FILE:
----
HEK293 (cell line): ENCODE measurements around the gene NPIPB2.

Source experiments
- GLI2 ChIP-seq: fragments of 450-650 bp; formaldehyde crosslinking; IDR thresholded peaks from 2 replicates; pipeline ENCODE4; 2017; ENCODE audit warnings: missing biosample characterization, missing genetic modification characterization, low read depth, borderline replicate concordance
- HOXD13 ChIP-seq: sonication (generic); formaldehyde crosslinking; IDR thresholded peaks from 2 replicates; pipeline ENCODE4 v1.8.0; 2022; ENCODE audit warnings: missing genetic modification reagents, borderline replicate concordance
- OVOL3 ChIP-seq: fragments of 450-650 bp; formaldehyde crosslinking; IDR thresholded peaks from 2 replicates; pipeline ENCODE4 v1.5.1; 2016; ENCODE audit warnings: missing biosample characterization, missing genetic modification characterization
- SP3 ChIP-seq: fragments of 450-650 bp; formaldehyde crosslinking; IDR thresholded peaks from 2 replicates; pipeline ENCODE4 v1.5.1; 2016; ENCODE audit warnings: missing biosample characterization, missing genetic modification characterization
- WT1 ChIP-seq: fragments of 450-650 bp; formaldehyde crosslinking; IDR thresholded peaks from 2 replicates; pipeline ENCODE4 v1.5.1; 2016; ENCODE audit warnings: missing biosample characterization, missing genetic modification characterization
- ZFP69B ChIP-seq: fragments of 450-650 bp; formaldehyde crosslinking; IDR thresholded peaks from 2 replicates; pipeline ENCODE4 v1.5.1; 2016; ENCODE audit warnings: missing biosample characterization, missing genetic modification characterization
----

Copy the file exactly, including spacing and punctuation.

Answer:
HEK293 (cell line): ENCODE measurements around the gene NPIPB2.

Source experiments
- GLI2 ChIP-seq: fragments of 450-650 bp; formaldehyde crosslinking; IDR thresholded peaks from 2 replicates; pipeline ENCODE4; 2017; ENCODE audit warnings: missing biosample characterization, missing genetic modification characterization, low read depth, borderline replicate concordance
- HOXD13 ChIP-seq: sonication (generic); formaldehyde crosslinking; IDR thresholded peaks from 2 replicates; pipeline ENCODE4 v1.8.0; 2022; ENCODE audit warnings: missing genetic modification reagents, borderline replicate concordance
- OVOL3 ChIP-seq: fragments of 450-650 bp; formaldehyde crosslinking; IDR thresholded peaks from 2 replicates; pipeline ENCODE4 v1.5.1; 2016; ENCODE audit warnings: missing biosample characterization, missing genetic modification characterization
- SP3 ChIP-seq: fragments of 450-650 bp; formaldehyde crosslinking; IDR thresholded peaks from 2 replicates; pipeline ENCODE4 v1.5.1; 2016; ENCODE audit warnings: missing biosample characterization, missing genetic modification characterization
- WT1 ChIP-seq: fragments of 450-650 bp; formaldehyde crosslinking; IDR thresholded peaks from 2 replicates; pipeline ENCODE4 v1.5.1; 2016; ENCODE audit warnings: missing biosample characterization, missing genetic modification characterization
- ZFP69B ChIP-seq: fragments of 450-650 bp; formaldehyde crosslinking; IDR thresholded peaks from 2 replicates; pipeline ENCODE4 v1.5.1; 2016; ENCODE audit warnings: missing biosample characterization, missing genetic modification characterization